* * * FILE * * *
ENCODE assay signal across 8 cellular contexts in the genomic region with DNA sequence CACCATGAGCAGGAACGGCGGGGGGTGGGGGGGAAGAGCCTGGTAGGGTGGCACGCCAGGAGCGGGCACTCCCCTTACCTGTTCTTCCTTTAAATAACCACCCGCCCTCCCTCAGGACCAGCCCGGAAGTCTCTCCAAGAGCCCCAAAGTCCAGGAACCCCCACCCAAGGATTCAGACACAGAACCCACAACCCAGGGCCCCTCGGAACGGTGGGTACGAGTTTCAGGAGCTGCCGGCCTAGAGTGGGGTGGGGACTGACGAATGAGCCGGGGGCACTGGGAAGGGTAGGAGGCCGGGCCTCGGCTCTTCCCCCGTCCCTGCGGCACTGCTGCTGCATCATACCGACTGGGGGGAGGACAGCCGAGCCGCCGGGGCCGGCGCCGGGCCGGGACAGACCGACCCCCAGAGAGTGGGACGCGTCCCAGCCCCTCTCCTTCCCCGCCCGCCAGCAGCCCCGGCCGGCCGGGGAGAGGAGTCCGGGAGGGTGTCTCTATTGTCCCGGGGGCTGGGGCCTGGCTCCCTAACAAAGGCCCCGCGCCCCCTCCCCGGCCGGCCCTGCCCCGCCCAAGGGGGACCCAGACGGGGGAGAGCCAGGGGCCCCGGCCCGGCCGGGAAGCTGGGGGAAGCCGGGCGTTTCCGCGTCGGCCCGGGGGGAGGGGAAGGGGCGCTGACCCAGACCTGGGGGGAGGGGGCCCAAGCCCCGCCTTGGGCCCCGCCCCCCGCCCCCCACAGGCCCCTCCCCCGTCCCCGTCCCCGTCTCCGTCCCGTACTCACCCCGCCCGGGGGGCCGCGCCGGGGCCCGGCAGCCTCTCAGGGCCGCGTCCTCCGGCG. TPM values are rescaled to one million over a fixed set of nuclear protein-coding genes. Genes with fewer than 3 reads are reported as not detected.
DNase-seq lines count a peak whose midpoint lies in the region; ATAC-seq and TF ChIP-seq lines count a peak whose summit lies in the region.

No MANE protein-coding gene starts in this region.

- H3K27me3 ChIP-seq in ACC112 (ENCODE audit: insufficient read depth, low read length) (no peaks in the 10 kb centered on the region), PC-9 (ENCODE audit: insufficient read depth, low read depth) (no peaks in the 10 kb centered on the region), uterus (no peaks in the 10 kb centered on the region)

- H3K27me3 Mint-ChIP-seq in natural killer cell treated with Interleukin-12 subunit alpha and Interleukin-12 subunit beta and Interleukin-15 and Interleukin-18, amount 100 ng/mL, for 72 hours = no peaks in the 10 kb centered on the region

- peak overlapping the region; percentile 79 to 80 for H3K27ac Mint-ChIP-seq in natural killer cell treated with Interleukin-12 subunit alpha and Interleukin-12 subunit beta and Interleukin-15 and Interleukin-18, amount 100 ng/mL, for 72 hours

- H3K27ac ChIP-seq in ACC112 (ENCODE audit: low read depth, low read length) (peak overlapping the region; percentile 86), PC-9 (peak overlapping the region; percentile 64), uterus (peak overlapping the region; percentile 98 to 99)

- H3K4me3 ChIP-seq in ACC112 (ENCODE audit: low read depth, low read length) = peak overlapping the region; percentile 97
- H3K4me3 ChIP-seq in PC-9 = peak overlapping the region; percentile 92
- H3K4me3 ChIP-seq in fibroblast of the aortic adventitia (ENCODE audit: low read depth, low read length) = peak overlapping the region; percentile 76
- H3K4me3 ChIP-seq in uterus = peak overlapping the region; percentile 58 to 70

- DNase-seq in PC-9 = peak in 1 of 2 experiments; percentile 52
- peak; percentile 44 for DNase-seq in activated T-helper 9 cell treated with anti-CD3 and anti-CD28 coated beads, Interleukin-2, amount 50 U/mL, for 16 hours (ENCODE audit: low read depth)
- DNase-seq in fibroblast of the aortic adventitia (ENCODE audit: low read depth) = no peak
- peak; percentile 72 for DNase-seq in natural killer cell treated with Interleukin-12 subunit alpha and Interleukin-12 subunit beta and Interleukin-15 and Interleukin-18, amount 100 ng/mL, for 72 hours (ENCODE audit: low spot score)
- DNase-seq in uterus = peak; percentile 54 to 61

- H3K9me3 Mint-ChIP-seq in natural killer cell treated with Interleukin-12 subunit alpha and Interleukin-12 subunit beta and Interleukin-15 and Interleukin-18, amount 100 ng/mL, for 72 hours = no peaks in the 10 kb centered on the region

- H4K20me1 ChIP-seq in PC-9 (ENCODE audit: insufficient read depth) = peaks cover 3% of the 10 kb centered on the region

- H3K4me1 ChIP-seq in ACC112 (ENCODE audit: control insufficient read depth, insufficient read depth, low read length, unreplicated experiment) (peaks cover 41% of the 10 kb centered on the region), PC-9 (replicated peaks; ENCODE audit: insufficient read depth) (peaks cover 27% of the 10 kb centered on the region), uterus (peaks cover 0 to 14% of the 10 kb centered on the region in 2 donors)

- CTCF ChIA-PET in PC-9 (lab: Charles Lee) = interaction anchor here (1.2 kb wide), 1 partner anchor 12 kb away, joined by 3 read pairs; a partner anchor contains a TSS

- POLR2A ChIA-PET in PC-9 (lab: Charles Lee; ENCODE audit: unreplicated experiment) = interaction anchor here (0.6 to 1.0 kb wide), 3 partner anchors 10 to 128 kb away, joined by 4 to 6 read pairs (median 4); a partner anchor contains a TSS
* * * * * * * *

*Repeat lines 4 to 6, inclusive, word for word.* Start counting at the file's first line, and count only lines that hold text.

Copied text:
- H3K27me3 ChIP-seq in ACC112 (ENCODE audit: insufficient read depth, low read length) (no peaks in the 10 kb centered on the region), PC-9 (ENCODE audit: insufficient read depth, low read depth) (no peaks in the 10 kb centered on the region), uterus (no peaks in the 10 kb centered on the region)

- H3K27me3 Mint-ChIP-seq in natural killer cell treated with Interleukin-12 subunit alpha and Interleukin-12 subunit beta and Interleukin-15 and Interleukin-18, amount 100 ng/mL, for 72 hours = no peaks in the 10 kb centered on the region

- peak overlapping the region; percentile 79 to 80 for H3K27ac Mint-ChIP-seq in natural killer cell treated with Interleukin-12 subunit alpha and Interleukin-12 subunit beta and Interleukin-15 and Interleukin-18, amount 100 ng/mL, for 72 hours